JUSTIN TIMBERLAKE as Johnny and AMY ADAMS as Mickey in Warner Bros. Pictures' drama TROUBLE WITH THE CURVE, a Warner Bros. Pictures release. Photo by Keith Bernstein.
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Trouble with the Curve (2012)
Opened: 09/21/2012 Wide
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Trailer: Click for trailer
Genre: Sports Drama
Rated: PG-13 for for language, sexual references, some thematic material and smoking.
Academy Award® winner Clint Eastwood ("Million Dollar Baby," "Unforgiven"), Oscar® nominee Amy Adams ("The Fighter," "Doubt," "Junebug"), and Justin Timberlake ("The Social Network," "Friends with Benefits") star in "Trouble with the Curve," which marks the feature film directorial debut of Eastwood's longtime producing partner Robert Lorenz.
Gus Lobel (Clint Eastwood) has been one of the best scouts in baseball for decades, but, despite his efforts to hide it, age is starting to catch up with him. Nevertheless, Gus--who can tell a pitch just by the crack of the bat--refuses to be benched for what could be the final innings of his career.
He may not have a choice. The front office of the Atlanta Braves is starting to question his judgment, especially with the country's hottest batting phenom on deck for the draft. The one person who might be able to help is also the one person Gus would never ask: his daughter, Mickey (Amy Adams), an associate at a high-powered Atlanta law firm whose drive and ambition has put her on the fast track to becoming partner. Mickey has never been close to her father, who was ill-equipped to be a single parent after the death of his wife. Even now, in the rare moments they share, he is too easily distracted by what Mickey assumes is his first love: the game.
Against her better judgment, and over Gus's objections, Mickey joins him on his latest scouting trip to North Carolina, jeopardizing her own career to save his. Forced to spend time together for the first time in years, each makes new discoveries--revealing long-held truths about their past and present that could change their future.
Timberlake is Johnny Flanagan, a rival scout who has his sights on a career in the announcer's booth...and has eyes for Mickey. The main cast also includes John Goodman as Gus's old friend and boss, Pete Klein, and Matthew Lillard as Phillip Sanderson, the Braves' associate director of scouting.
Lorenz directed the film from a screenplay by Randy Brown. The film is produced by Eastwood, Lorenz and Michele Weisler, with Tim Moore serving as executive producer.
The behind-the-scenes creative team was led by Academy Award®-nominated director of photography Tom Stern ("The Changeling"); Academy Award®-nominated production designer James J. Murakami, ("The Changeling"); editor Gary D. Roach and Oscar®-winning editor Joel Cox ("Unforgiven"); and costume designer Deborah Hopper. The music was composed by Oscar®-nominated composer Marco Beltrami ("The Hurt Locker").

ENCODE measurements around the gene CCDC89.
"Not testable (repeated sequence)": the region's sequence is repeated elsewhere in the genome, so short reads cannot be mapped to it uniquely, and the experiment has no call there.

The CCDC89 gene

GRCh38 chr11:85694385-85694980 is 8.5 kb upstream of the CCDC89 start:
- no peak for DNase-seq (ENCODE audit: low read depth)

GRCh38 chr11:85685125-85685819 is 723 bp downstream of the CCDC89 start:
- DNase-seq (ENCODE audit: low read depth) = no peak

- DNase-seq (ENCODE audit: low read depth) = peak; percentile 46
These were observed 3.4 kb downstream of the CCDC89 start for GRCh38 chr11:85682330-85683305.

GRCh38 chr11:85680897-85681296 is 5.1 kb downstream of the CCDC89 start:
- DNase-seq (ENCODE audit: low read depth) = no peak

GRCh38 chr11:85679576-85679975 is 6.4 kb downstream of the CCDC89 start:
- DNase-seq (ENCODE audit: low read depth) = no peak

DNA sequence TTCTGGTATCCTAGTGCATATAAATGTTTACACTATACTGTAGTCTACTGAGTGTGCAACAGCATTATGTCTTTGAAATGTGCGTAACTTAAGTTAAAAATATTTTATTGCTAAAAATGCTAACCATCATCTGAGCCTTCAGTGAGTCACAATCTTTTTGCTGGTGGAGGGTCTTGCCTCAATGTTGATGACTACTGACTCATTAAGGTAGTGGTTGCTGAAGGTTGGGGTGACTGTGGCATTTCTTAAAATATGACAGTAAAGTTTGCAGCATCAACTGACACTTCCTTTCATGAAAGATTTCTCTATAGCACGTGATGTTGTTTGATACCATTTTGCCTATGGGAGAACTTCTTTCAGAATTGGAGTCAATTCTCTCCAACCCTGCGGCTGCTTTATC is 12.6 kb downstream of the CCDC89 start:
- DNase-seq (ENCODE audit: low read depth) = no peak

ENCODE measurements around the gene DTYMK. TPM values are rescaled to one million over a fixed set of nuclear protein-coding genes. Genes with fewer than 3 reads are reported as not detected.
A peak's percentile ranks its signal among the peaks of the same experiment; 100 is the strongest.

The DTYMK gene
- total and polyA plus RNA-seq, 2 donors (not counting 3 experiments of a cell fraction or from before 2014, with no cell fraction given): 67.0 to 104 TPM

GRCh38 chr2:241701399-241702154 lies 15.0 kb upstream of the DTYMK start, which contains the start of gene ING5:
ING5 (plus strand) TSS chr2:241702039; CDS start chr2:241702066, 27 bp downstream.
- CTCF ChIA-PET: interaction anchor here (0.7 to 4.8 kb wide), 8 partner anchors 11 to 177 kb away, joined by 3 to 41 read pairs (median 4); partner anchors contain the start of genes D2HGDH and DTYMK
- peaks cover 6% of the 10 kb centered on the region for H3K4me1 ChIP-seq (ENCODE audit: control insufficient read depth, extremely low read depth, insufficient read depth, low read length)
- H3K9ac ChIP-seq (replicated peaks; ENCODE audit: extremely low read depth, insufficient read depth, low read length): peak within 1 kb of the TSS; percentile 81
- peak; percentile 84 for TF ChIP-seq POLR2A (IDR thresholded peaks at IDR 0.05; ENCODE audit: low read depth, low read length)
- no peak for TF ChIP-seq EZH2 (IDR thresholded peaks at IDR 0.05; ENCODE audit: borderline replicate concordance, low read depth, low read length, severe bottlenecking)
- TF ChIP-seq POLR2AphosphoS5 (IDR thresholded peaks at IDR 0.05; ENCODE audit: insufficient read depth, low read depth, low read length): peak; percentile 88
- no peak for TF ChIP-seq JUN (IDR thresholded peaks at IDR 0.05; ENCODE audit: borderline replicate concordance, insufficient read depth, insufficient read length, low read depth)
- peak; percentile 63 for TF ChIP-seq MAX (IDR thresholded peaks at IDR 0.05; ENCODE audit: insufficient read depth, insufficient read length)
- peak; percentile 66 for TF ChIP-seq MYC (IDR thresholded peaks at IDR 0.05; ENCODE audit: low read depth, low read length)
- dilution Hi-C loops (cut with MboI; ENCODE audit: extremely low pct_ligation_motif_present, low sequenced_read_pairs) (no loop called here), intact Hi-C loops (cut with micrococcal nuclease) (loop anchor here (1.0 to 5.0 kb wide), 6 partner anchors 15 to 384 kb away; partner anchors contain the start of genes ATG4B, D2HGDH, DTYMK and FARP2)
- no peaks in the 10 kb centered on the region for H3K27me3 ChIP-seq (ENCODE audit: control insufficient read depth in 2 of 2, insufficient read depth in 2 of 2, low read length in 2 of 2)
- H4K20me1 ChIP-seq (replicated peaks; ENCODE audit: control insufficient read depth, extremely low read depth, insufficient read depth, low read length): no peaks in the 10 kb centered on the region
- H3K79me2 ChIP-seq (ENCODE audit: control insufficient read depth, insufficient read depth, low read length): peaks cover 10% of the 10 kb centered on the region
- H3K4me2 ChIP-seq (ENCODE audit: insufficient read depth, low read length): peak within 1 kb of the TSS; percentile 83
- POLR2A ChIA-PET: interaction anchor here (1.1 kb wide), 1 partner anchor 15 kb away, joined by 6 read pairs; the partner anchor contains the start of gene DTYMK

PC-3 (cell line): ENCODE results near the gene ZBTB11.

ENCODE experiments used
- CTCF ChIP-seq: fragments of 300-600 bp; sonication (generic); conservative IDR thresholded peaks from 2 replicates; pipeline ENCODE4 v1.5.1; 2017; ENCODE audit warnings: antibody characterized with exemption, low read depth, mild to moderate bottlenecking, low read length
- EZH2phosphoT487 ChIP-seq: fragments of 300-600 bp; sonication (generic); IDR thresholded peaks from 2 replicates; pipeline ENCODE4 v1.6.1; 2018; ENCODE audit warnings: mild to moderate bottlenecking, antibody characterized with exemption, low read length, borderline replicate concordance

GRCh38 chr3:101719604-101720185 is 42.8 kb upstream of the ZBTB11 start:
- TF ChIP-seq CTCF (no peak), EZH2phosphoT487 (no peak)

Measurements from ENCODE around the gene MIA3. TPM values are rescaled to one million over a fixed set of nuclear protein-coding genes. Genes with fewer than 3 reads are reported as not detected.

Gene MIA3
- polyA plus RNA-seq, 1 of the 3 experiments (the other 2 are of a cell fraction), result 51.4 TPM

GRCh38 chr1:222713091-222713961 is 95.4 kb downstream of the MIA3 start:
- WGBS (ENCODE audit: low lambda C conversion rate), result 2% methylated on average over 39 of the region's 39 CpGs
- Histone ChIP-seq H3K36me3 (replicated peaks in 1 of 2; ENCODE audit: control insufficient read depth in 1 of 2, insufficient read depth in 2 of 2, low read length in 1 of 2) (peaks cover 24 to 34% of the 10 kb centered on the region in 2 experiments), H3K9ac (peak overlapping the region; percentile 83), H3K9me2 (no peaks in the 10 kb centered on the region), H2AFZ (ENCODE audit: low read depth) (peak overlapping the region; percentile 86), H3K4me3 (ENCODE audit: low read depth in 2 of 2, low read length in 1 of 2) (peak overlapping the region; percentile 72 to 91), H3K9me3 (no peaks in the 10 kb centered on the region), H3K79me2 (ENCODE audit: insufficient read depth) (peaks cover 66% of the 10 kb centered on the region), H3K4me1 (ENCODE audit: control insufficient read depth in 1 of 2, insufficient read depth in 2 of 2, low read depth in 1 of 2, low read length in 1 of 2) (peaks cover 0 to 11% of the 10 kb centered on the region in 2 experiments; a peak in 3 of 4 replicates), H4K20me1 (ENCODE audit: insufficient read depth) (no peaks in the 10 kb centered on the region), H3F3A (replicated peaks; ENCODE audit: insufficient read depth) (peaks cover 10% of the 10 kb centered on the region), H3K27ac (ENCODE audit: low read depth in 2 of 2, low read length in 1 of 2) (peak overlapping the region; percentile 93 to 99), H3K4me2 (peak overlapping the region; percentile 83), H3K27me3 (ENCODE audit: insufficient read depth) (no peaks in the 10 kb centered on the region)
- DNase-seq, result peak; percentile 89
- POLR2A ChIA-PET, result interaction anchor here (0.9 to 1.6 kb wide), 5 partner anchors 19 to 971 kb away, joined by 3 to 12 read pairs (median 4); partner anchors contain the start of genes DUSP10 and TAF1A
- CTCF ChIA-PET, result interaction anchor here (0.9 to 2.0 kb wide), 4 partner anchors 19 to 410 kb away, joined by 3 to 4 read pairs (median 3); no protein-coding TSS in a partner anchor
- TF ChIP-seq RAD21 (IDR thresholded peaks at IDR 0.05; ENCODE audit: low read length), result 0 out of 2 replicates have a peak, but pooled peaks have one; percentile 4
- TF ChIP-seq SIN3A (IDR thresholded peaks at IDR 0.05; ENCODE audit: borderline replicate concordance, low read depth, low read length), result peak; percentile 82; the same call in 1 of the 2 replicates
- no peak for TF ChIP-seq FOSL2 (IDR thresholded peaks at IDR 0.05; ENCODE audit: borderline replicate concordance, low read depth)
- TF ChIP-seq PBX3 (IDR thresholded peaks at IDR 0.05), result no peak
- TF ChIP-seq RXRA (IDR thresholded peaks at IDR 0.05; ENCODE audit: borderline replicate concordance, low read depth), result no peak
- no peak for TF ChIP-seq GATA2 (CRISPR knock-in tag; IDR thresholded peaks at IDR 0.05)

Warner Bros. Pictures presents, a Malpaso production, "Trouble with the Curve." The film will be distributed worldwide by Warner Bros. Pictures, a Warner Bros. Entertainment Company.
About the Cast
CLINT EASTWOOD (Gus/Producer) has been honored for his work as a director, producer and actor, including four Oscars® for his work as a director and producer on "Million Dollar Baby" and "Unforgiven."
Eastwood recently directed and produced the biographical drama "J. Edgar," starring Leonardo DiCaprio in the title role. In 2010, He directed the drama "Hereafter," which was nominated for an Oscar® for Best Achievement in Visual Effects, and received Italy's David di Donatello Award for Best Foreign Film.
The year before, Eastwood directed and produced the historical drama "Invictus," starring Morgan Freeman and Matt Damon, who both received Oscar® nominations for their performances. Eastwood also won a National Board of Review Award and earned Golden Globe and Critics' Choice Award nominations for Best Director. Also in 2009, he starred in directed and produced the widely acclaimed drama "Gran Torino." Eastwood won a Best Actor Award from the National Board of Review for his performance as Walt Kowalski, marking his first film role since "Million Dollar Baby."
He previously directed and produced "Changeling," starring Angelina Jolie in the true-life drama about an infamous 1928 kidnapping case. The film was nominated for a Palme d'Or and won a Special Award when it premiered at the 2008 Cannes Film Festival. It also received three Oscar® nominations, including Best Actress for Jolie, and Eastwood garnered BAFTA Award and London Film Critics Award nominations for Best Director, as well as a Golden Globe nomination for the Best Original Score.
Eastwood earned dual Academy Award® nominations, in the categories of Best Director and Best Picture, for his acclaimed 2006 World War II drama "Letters from Iwo Jima." In addition, the film won the Golden Globe and Critics Choice Awards for Best Foreign Language Film, and also received Best Picture awards from a number of film critics groups, including the Los Angeles Film Critics and the National Board of Review. "Letters from Iwo Jima" was the companion film to Eastwood's widely praised drama "Flags of Our Fathers," about the American men who raised the flag on Iwo Jima in the famed photograph.
In 2005, Eastwood won Academy Awards® for Best Picture and Best Director for "Million Dollar Baby," also earning a Best Actor nomination for his performance in the film. In addition, Hilary Swank and Morgan Freeman won Oscars®, for Best Actress and Best Supporting Actor, respectively, and the film was also nominated for Best Adapted Screenplay and Best Editing. Eastwood also won his third Best Director Golden Globe, as well as a nomination for the film's score.